I got to talking about that the other day with a friend who, like me, is into old Pontiacs. He has a ’79 10th Anniversary Trans-Am with the “T/A 6.6” high-performance version of the 400 Pontiac V-8 and 4-speed manual transmission (last of the line; Pontiac discontinued the big 400 V-8 after 1979).
We both agreed that there is something wonderful about bringing up the revs, sidestepping the clutch and being in full charge of what happens next. With an old muscle car – no computer, no traction or stability control – there’s an element of real danger involved. The back end first slides violently left, then snaps back right as the tires fight for grip – the driver countersteering while modulating the throttle to keep the car in line. You must be brave to keep your foot in it. And you’re in the now while you’re doing it – balancing delicately on the knife edge of controllability.
Surprising things can and sometimes do happen; every trip down the quarter-mile’s an adventure.
This kind of thing took skill – which made it a challenge. And that made mastery of the art a real achievement, something to be proud of. It took an expert driver to hook up an old school muscle car with a big-inch V-8, skinny tires no computer-assisted electronics and extract the maximum performance of which it was capable without killing himself in the process. Here I’m reminded of legendary stunt man Evel Kneivel; the guy did 100 yard jumps on a no-suspension Harley; that took either serious balls or serious stupidity – as well as incredible skill. The kids on their purpose-built Motocrossers doing “extreme” stuff today have no clue how genuinely extreme things were in Evel’s day. The dude was The Man.
Now, there are some potent new cars being built today. I recently spent some seat time in a new Corvette Z06 and the thing will do tricks that full-on race cars could not do when I was in high school (1980s).
But with the old stuff, you’re riding The Beast; not merely a passenger along for the ride. Anyone can drive the new stuff fast.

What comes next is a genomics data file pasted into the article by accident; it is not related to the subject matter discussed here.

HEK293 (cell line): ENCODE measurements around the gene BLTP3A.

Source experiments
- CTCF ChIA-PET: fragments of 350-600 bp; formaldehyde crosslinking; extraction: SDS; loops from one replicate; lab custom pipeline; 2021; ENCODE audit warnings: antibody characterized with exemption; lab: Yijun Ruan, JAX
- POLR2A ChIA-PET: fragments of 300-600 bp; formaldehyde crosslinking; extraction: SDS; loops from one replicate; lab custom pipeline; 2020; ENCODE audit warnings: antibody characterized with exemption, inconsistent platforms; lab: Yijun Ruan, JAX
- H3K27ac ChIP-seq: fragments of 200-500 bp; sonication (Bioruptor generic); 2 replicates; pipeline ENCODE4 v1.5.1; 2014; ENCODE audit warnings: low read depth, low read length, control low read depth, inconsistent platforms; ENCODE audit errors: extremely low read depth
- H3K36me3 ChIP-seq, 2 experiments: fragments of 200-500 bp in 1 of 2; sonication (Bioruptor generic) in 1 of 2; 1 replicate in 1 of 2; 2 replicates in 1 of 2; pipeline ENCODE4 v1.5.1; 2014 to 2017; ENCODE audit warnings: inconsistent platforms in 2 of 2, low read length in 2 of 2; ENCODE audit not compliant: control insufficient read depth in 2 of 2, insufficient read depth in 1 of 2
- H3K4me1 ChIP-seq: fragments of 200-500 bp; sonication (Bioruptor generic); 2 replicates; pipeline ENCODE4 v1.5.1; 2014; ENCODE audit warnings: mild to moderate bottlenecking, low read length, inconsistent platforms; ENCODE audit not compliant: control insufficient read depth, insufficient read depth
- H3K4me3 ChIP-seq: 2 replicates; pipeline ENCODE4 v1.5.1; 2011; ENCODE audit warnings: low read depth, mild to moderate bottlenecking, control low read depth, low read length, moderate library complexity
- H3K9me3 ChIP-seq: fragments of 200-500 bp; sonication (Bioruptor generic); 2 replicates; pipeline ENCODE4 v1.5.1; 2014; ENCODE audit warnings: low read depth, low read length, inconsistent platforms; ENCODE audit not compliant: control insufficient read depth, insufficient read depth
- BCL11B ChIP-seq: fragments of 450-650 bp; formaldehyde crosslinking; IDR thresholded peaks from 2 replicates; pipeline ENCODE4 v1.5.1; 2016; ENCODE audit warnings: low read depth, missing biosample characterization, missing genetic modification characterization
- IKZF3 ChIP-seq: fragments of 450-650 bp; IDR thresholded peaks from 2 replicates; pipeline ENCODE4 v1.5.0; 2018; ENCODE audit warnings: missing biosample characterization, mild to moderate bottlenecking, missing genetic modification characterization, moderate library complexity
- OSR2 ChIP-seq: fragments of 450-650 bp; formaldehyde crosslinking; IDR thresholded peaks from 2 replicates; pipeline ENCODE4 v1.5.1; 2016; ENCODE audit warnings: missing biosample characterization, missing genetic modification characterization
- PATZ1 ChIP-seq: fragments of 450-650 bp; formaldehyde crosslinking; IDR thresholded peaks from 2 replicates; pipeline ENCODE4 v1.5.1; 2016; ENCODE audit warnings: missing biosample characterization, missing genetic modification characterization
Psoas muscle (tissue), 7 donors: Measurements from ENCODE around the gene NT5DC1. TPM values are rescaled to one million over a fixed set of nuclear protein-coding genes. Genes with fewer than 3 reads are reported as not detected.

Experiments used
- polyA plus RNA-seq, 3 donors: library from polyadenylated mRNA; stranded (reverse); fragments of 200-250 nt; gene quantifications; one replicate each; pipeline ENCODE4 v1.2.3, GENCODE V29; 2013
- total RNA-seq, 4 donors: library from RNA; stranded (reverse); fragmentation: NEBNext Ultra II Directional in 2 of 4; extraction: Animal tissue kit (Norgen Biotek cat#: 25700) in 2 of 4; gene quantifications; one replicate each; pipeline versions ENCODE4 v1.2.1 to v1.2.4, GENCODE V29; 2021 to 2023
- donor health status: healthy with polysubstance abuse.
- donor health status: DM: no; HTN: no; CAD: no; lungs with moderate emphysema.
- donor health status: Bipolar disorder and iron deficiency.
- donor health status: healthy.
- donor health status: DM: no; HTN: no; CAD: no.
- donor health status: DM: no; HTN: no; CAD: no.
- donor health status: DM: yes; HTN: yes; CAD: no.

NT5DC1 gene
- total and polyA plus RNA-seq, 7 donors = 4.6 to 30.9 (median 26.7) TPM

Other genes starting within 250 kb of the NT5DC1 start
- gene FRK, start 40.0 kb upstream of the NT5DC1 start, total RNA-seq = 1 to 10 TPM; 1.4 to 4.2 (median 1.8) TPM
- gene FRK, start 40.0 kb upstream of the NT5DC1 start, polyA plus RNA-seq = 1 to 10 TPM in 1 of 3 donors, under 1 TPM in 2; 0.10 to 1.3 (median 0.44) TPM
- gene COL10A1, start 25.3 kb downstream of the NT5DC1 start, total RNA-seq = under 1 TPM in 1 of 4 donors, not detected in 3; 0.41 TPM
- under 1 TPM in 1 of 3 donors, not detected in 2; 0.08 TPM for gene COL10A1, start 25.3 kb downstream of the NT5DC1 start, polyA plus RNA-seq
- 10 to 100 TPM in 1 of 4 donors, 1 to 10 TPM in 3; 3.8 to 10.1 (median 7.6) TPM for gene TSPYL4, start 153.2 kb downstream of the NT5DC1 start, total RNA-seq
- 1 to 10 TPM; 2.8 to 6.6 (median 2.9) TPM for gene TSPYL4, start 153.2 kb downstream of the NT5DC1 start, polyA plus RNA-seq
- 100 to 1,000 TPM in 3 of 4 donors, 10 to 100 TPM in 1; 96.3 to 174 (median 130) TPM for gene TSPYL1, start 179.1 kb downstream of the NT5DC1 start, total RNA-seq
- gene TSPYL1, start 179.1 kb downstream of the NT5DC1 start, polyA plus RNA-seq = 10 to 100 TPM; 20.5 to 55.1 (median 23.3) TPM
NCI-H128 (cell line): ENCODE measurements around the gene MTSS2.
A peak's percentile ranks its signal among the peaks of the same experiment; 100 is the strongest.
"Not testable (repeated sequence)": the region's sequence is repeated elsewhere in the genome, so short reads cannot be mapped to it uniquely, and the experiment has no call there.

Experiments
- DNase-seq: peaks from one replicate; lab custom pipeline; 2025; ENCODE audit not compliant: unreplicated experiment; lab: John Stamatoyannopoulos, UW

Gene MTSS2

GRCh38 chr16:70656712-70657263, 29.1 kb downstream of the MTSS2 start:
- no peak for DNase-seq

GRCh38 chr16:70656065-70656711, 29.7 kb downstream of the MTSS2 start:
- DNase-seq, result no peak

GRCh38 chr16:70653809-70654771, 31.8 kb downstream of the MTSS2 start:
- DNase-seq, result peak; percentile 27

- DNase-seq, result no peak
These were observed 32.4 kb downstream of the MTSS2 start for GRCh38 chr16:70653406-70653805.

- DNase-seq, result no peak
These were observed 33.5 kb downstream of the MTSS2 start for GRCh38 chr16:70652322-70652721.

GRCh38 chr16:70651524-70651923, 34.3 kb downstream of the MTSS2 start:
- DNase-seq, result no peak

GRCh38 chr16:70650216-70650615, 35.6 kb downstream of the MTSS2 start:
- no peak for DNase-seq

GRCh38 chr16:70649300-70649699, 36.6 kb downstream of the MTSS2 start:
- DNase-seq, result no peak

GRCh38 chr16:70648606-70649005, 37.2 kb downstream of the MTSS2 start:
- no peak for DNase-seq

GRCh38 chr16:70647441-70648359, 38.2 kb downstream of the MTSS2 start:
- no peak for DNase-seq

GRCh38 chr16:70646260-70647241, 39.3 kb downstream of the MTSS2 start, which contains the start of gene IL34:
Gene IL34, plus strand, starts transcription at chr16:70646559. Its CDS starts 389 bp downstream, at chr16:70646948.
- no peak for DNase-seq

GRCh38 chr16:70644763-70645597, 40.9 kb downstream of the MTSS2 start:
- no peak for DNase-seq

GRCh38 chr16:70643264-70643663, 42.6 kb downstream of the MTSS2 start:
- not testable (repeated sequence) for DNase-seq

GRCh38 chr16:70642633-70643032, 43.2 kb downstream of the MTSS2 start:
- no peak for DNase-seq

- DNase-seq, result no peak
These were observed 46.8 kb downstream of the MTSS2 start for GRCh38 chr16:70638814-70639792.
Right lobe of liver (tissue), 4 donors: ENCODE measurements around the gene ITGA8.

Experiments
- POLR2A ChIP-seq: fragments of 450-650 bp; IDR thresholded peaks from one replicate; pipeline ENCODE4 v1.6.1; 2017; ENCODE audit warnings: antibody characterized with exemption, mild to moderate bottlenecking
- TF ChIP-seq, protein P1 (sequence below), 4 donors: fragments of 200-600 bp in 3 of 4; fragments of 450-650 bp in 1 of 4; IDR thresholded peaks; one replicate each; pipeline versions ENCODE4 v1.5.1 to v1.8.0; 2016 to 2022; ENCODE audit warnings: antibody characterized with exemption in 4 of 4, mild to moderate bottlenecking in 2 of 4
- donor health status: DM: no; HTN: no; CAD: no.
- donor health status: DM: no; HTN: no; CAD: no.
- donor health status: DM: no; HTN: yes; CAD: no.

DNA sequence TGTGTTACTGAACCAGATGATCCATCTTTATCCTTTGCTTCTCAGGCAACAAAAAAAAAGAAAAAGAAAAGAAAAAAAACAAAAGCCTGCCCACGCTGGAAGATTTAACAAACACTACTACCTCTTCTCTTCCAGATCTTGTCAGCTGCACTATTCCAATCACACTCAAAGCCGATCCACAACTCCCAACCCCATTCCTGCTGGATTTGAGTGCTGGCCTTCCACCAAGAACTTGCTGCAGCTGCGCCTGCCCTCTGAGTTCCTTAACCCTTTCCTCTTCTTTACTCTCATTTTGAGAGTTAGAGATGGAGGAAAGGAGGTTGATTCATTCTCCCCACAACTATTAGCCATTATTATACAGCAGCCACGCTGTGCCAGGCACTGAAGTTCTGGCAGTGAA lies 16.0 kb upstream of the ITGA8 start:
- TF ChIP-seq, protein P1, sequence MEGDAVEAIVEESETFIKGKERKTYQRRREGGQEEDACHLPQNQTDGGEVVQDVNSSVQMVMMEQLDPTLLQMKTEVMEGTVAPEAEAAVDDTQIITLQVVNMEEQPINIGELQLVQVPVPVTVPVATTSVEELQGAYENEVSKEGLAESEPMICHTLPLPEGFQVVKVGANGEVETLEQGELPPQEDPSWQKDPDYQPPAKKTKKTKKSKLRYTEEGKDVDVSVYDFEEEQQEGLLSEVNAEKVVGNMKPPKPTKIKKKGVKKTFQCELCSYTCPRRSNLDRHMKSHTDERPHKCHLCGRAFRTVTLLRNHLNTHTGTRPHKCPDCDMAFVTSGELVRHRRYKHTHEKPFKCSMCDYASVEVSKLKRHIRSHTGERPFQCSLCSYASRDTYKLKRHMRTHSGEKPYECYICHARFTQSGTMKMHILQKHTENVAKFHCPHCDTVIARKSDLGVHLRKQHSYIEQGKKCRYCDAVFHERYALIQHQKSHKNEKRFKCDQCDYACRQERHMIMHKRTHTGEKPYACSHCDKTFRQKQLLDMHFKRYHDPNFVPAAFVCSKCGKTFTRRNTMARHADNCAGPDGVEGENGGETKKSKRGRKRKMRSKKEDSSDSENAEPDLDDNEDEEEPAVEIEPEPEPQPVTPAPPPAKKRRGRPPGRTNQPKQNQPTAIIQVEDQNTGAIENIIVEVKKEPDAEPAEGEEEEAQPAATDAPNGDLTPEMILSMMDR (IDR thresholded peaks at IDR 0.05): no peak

The other thing my Trans-Am buddy and I got to talking about was the quirkiness of older stuff – even when it was new.
Today’s cars are incredibly uniform; the paint’s nearly always perfect, for instance – and you never encounter weird disparities in body panel alignment, fit and finish. Back “in the day,” in contrast, it was not at all uncommon to find two examples of the same brand-new car that were in a number of ways very different from one another. The night shift at the plant might have had less conscientious (or, let’s face it, sober) line workers – so one car got put together a bit less precisely. Or maybe you’d see orange peel in the paint of one – but not another. Maybe the guy spraying the second car was pissed at GM. Today, new cars are painted by machines – not men. The machines never get tired, hung over – or hostile. So the paint jobs are almost always show quality perfect – every time.
And believe it or not, some otherwise identical cars back in the day would run better than others, too. It sucked if you got a bad one – and it was a happy day if yours was a good one – but the lottery-like nature of the new car business in those days made for variety, good times (and bad times) and always some interesting stories.
Today, old car restorers go to elaborate lengths to document – and even reproduce – the eccentricities of the factory. That will likely never be necessary with modern cars when they become old cars – because build standards have tightened up and there’s virtually no slop in the line anymore. Standardization has been honed to the nth degree. It has given us vastly superior quality control, reliability and longevity that would have been unimaginable in the ’70s.
But when it comes to personality, individuality – soul – there is nothing to compare with sliding behind the wheel of something put together in that more slapdash (and long-gone) world.